Initially, researchers considered that hypocalcemia is secondary to vitamin D deficiency due to cholestasis and it can be treated by oral alfacalcidol and calcium supplementation. However, finding of hypocalcemia with hyperphosphatemia under a sustained severe vitamin D deficient status contradicts this mechanism.

Conclusion

We identified a novel frameshift mutation of the GATA3 gene in a patient with HDR syndrome and BA. Regardless of marked vitamin D deficiency, hypoparathyroidism prevented the onset of vitamin D deficiency rickets.

Consent

Written informed consent was obtained from the patient’s parents for publication of this Case report and any accompanying images. A copy of the written consent is available for review by the Editor-in-Chief of this journal.

Ethical statement

This study was approved by the institutional review board of Okayama University Hospital for clinical research. All procedures performed in studies involving human participants were in accordance with the 1964 Helsinki declaration and its later amendments.

Abbreviations

BA: 

Biliary atresia

HDR: 

Hypoparathyroidism, sensorineural deafness, and renal dysplasia

PTH: 

Parathyroid hormone

TA: 

Transactivating domains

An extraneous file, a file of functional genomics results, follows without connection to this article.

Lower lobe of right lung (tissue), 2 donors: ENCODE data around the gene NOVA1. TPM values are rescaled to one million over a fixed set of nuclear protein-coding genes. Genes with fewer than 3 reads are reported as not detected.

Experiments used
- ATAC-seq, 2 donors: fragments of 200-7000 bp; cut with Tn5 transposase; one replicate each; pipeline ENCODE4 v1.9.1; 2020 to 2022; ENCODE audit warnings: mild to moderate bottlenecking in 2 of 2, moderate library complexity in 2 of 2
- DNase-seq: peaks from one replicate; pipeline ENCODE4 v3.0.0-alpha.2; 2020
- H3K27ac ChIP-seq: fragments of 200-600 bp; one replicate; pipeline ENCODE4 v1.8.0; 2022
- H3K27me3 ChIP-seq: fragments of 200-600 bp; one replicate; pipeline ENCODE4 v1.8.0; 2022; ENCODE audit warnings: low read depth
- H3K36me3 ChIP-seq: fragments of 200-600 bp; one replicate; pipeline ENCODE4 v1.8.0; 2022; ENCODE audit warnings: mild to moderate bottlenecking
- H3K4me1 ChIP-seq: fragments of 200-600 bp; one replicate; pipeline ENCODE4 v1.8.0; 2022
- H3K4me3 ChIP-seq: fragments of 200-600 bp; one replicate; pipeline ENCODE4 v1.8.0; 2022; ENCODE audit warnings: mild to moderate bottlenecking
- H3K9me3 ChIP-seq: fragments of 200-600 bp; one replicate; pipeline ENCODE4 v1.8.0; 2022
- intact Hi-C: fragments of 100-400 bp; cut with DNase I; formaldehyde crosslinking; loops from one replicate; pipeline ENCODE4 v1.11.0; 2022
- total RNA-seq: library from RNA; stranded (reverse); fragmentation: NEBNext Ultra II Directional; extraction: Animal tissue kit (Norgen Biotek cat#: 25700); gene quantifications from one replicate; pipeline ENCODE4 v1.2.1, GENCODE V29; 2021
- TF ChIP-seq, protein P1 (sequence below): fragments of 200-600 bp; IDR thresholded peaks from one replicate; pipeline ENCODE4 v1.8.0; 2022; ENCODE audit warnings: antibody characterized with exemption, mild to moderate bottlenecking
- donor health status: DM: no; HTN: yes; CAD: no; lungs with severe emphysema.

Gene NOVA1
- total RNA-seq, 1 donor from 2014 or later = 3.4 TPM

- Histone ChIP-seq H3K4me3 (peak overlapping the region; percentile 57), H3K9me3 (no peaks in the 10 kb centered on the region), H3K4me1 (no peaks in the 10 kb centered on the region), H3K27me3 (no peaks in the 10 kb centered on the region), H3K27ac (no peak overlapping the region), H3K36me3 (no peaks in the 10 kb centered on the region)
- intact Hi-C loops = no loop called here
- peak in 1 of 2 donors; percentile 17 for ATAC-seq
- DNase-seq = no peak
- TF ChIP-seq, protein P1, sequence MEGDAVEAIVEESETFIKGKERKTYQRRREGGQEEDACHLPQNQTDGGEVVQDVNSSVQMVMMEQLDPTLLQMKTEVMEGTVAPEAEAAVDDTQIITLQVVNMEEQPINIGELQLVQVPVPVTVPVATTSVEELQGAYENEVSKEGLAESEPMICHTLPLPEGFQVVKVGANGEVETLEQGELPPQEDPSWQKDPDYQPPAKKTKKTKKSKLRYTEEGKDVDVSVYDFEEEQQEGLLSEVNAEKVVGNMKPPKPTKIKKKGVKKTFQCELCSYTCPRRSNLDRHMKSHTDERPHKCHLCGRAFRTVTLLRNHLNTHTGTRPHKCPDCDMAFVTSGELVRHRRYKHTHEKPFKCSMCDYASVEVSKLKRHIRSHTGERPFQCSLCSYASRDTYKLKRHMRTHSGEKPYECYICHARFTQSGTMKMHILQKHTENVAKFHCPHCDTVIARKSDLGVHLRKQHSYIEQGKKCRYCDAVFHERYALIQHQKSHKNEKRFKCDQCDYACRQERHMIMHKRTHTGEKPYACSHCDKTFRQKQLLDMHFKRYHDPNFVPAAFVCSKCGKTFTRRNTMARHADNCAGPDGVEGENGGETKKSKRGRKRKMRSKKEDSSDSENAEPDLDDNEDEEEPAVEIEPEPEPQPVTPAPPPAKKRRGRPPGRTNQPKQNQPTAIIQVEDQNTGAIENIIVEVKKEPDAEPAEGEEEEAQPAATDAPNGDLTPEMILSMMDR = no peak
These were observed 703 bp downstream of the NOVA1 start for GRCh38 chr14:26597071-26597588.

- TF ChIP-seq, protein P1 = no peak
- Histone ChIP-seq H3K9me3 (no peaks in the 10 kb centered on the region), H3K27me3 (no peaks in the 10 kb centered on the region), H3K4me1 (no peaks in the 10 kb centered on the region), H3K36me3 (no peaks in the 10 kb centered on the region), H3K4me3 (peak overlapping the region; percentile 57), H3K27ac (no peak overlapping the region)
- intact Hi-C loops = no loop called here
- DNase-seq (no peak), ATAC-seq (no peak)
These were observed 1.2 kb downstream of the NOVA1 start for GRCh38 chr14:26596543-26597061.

ZnF: 

Zinc finger domain

25OHD: 

25-hydroxy vitamin D

Declarations

Acknowledgements

We thank Edanz (http://www.edanzediting.co.jp) for English writing assistance.

Open AccessThis article is distributed under the terms of the Creative Commons Attribution 4.0 International License (http://creativecommons.org/licenses/by/4.0/), which permits unrestricted use, distribution, and reproduction in any medium, provided you give appropriate credit to the original author(s) and the source, provide a link to the Creative Commons license, and indicate if changes were made. The Creative Commons Public Domain Dedication waiver (http://creativecommons.org/publicdomain/zero/1.0/) applies to the data made available in this article, unless otherwise stated.

Authors’ Affiliations

(1)
Department of Pediatrics, Okayama University Graduate School of Medicine, Dentistry and Pharmaceutical Sciences, 2-5-1 Shikata, Kita-ku, Okayama 700-0914, Japan
(2)
Department of Pediatrics, Okayama University Hospital, 2-5-1 Shikata, Kita-ku, Okayama 700-0914, Japan
(3)
Department of Pediatrics, Okayama Saiseikai General Hospital, 1-7-18 Ifuku, Kita-ku, Okayama 700-8511, Japan

References

  1. Hasegawa T, Hasegawa Y, Aso T, Koto S, Nagai T, Tsuchiya Y, et al. HDR syndrome (hypoparathyroidism, sensorineural deafness, renal dysplasia) associated with del(10)(p13). Am J Med Genet. 1997;73:416–8.View ArticlePubMedGoogle Scholar
  2. Shoback D. Clinical practice. Hypoparathyroidism. N Engl J Med. 2008;359:391–403.View ArticlePubMedGoogle Scholar